It isn’t always easy to spot a lion especially when they are in the distance. Any game drive finds lots of ‘wood’ lions or ‘stone and rock’ lions! The guides’ familiarity with the landscape means that they notice when the profile of a rock, bush or tree has changed. For me , even with days to get my eye in, I need to see a movement – perhaps a tail flick, or head turn or leaves and branches moving – to spot something in the distance. The photo heading this post is a good example. There is a lion and 3 lionesses resting in the rocky section mid picture. But you really need to look hard to pick them out. It is how it looked from the vehicle. In this case we were actively looking for this group as we had encountered 3 of them earlier but been unable to stay with them.
When we first saw them the we came across two females sitting fairly close to the path. Looking around, we saw a male lion was striding across the ground towards us and obviously had something on his mind. It seems likely that one of the females was close to being ready to mate.
The male walked up the lionesses and one got up and they circled around each other a few times. She wasn’t looking too interested and snarled a little. After a short stand off she stated to walk away and the male followed but at a respectful distance. The other lioness bought up the rear. They went through some scrub land so we couldn’t follow. However, the guide drove around so that we were on the otherside. I was scanning the plain but I still didn’t spot them! Closer to them of course they are obvious.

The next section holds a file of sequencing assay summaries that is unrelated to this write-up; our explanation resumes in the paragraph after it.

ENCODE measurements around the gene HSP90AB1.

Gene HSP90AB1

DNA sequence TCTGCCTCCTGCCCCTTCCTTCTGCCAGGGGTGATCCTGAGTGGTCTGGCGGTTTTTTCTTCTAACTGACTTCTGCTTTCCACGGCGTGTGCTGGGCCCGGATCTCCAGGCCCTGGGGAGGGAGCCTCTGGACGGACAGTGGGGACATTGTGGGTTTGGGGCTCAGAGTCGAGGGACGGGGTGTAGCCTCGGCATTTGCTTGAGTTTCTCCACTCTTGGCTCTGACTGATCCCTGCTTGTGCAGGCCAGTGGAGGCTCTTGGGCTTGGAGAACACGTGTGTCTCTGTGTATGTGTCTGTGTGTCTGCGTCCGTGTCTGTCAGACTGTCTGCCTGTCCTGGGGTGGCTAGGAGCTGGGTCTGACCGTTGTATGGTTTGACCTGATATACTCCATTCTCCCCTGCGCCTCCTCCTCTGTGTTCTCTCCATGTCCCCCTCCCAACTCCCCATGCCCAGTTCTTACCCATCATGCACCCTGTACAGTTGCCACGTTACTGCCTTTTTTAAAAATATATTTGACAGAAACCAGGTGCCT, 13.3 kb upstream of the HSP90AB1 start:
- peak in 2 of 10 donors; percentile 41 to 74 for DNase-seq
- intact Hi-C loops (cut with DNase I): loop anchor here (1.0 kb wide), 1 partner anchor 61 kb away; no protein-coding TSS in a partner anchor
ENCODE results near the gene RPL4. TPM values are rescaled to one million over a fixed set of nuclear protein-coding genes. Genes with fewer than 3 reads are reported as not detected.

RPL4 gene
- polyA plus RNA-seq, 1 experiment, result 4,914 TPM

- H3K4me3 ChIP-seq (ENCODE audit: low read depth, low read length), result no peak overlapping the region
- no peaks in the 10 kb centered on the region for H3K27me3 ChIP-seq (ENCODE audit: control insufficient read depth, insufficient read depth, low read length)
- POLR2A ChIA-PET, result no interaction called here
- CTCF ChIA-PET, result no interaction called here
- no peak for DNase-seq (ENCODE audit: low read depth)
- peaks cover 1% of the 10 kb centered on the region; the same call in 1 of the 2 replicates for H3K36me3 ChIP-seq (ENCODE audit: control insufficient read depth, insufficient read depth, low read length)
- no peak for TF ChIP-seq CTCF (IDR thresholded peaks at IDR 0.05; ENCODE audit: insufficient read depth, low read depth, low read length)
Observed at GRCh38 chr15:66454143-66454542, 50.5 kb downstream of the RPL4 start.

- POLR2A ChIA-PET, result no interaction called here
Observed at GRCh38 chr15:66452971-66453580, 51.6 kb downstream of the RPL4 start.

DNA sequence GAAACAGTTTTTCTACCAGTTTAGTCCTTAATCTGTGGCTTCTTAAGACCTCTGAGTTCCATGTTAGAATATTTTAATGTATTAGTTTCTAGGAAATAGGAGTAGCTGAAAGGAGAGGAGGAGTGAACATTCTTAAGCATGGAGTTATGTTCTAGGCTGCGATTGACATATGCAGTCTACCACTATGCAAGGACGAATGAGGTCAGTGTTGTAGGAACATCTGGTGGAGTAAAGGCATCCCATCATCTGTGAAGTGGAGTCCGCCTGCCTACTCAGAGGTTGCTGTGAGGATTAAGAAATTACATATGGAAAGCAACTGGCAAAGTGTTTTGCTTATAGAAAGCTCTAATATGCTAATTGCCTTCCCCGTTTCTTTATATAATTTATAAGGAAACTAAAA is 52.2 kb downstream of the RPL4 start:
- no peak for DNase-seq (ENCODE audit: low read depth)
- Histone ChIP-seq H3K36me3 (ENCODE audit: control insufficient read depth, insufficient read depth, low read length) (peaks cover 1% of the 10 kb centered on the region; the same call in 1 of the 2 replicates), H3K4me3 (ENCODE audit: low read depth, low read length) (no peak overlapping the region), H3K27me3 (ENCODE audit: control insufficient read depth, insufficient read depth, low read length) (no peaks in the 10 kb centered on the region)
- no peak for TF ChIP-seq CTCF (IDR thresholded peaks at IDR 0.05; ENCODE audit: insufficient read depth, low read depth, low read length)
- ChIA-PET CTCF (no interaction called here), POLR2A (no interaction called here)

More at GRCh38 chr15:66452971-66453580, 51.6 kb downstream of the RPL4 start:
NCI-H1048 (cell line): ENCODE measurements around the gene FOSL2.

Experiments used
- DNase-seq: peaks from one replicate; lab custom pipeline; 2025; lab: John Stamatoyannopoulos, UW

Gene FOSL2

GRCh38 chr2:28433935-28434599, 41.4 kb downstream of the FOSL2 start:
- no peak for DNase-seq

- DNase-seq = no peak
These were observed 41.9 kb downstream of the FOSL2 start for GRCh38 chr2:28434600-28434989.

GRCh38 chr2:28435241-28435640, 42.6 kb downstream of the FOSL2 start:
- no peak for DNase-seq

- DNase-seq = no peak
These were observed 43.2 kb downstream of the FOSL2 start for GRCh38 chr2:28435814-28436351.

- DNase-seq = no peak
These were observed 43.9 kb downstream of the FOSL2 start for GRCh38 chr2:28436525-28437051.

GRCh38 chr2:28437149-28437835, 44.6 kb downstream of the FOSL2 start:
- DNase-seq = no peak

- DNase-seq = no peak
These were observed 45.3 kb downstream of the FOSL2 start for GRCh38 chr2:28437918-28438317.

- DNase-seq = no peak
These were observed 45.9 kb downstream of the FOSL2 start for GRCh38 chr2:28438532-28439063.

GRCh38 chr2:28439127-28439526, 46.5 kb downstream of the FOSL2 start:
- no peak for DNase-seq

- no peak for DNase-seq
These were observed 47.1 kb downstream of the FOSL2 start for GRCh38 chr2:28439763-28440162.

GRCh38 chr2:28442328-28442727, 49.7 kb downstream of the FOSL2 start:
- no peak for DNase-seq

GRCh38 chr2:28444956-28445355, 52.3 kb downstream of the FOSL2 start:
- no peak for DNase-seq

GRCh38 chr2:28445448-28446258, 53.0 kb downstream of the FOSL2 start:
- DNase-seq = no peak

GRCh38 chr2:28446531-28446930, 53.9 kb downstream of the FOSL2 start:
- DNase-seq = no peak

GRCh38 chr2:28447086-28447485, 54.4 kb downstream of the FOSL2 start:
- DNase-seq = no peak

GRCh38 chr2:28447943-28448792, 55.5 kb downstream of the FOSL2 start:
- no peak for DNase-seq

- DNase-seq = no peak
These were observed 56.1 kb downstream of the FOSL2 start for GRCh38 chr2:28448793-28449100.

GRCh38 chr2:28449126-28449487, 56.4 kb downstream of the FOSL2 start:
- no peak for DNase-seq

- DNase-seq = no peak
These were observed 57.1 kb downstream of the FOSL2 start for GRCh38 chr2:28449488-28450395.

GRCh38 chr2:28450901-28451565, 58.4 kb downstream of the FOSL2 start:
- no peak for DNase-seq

But if they are lying down they just look like sand or pale rocks/dried lumps of wood. This second group of lionesses are a good example. When you look out across the plain they are not obvious even when you know they are there. Even harder when you don’t know they are there and you are driving along!!
Again once you see them and can use binoculars or get closer they are clear. And once you are in the zone there are sometimes surprising animals or birds very close by. In this case a Corey bustard which was pecking around just behind the dirt mound.
It does get easier with practice and it is part of the excitement of a drive.